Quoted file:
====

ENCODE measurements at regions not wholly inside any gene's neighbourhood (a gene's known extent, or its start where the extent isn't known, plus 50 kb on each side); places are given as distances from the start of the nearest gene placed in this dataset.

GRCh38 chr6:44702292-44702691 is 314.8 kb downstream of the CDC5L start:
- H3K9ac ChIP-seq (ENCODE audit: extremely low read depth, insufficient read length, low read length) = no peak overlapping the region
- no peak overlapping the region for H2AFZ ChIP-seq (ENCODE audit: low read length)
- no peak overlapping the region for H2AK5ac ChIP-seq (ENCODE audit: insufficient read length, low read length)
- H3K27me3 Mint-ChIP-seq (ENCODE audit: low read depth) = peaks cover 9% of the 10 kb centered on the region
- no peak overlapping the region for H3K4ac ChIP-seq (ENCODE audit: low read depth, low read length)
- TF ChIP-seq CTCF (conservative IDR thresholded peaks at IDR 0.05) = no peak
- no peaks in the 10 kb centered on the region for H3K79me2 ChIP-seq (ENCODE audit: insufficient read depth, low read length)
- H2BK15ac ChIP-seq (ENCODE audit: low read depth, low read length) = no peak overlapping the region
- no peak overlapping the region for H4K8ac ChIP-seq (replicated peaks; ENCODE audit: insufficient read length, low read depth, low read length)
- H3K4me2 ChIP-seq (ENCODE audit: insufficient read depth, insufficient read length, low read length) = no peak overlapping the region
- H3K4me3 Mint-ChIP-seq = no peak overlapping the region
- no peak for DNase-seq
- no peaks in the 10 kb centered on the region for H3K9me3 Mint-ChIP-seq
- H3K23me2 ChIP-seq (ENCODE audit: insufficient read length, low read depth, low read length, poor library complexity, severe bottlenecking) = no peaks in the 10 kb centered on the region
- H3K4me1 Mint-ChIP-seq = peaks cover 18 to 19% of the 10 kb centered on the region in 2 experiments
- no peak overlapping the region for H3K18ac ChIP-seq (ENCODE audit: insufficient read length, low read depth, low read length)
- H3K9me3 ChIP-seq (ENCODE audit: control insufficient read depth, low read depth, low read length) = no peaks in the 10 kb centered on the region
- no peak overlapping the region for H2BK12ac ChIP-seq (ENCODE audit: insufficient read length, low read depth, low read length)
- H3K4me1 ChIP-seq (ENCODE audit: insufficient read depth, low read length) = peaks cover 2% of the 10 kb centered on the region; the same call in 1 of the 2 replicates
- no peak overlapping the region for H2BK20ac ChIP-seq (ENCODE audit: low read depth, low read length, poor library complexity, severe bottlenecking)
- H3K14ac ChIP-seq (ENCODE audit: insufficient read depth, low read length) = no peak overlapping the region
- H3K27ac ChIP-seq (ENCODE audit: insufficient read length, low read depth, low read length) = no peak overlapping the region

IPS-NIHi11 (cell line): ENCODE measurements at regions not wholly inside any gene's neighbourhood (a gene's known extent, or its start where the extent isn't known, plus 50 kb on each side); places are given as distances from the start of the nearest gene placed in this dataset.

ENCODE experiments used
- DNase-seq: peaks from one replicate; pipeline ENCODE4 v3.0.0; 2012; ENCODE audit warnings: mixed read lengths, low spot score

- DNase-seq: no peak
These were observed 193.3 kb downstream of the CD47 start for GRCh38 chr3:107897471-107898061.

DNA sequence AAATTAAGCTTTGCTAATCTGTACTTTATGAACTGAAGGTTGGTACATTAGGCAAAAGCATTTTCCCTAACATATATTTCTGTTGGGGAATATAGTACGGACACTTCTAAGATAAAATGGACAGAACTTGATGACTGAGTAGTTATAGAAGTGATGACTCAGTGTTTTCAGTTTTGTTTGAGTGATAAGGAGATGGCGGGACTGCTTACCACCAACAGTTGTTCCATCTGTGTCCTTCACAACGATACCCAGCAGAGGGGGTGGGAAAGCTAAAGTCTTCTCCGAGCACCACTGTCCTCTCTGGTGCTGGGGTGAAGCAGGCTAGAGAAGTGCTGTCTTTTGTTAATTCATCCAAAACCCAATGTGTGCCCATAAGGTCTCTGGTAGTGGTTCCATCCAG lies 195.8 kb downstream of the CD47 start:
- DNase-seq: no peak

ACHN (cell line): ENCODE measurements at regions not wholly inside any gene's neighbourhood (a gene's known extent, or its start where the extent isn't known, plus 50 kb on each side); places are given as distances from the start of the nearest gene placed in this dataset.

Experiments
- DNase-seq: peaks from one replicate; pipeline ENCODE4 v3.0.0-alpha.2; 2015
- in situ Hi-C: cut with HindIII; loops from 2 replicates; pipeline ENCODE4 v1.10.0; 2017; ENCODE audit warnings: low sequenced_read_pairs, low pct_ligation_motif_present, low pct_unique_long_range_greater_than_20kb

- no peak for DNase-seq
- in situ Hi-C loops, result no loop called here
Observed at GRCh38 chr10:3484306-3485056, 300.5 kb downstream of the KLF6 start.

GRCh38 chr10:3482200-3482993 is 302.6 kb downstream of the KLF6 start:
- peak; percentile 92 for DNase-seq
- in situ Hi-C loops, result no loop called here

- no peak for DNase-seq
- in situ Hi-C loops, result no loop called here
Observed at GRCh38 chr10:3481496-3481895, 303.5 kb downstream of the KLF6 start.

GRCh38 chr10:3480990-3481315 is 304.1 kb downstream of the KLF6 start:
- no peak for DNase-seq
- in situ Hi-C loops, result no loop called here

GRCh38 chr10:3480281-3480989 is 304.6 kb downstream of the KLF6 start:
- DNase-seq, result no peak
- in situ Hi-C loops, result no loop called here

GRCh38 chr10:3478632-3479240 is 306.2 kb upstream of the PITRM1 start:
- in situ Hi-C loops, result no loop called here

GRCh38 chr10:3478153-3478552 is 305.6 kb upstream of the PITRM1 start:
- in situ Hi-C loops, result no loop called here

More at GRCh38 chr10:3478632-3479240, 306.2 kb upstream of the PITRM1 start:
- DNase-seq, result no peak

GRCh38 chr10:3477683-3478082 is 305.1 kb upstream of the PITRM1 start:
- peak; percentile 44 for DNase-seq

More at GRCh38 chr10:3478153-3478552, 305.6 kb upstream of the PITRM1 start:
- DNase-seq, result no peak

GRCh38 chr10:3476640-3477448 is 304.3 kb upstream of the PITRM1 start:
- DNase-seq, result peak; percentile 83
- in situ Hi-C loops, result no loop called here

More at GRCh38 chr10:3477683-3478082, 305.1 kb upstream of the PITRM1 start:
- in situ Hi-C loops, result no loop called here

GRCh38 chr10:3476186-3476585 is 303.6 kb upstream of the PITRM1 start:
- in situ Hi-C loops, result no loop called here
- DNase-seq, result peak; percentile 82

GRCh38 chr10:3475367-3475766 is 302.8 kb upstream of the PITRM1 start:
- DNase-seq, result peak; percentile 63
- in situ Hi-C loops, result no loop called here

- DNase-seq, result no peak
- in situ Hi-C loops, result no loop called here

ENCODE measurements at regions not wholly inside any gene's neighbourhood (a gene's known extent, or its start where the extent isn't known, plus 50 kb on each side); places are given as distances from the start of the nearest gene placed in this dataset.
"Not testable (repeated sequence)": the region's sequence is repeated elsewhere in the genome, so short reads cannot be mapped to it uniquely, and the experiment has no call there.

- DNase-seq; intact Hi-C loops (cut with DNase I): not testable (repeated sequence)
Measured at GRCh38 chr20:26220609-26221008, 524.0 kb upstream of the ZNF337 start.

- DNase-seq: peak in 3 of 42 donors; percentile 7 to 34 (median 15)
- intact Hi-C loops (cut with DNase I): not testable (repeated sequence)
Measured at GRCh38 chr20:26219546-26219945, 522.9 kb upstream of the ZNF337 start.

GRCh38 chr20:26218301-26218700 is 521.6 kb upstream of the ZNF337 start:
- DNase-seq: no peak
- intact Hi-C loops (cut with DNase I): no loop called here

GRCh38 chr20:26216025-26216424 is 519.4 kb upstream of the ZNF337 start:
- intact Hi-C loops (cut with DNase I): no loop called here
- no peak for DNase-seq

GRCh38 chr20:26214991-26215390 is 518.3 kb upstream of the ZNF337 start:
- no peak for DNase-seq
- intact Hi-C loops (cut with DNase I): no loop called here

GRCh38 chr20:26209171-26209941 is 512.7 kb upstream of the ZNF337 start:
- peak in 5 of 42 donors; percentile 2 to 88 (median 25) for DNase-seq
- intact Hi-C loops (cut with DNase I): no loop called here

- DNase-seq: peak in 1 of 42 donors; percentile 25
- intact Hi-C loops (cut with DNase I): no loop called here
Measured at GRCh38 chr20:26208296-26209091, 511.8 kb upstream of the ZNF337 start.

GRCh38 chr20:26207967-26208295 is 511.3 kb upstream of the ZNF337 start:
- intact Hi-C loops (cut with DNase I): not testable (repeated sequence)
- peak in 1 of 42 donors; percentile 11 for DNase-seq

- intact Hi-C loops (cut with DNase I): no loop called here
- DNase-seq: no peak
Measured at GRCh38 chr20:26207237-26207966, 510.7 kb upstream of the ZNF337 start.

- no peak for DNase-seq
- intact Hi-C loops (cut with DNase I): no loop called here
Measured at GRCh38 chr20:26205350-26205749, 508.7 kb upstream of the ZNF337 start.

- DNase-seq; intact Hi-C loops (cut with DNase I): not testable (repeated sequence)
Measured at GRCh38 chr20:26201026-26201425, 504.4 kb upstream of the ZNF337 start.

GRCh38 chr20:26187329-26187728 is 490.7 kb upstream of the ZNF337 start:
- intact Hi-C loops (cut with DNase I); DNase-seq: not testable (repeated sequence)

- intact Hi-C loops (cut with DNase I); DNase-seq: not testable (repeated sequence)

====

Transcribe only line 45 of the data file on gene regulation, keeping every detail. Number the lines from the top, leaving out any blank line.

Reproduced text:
GRCh38 chr10:3480990-3481315 is 304.1 kb downstream of the KLF6 start: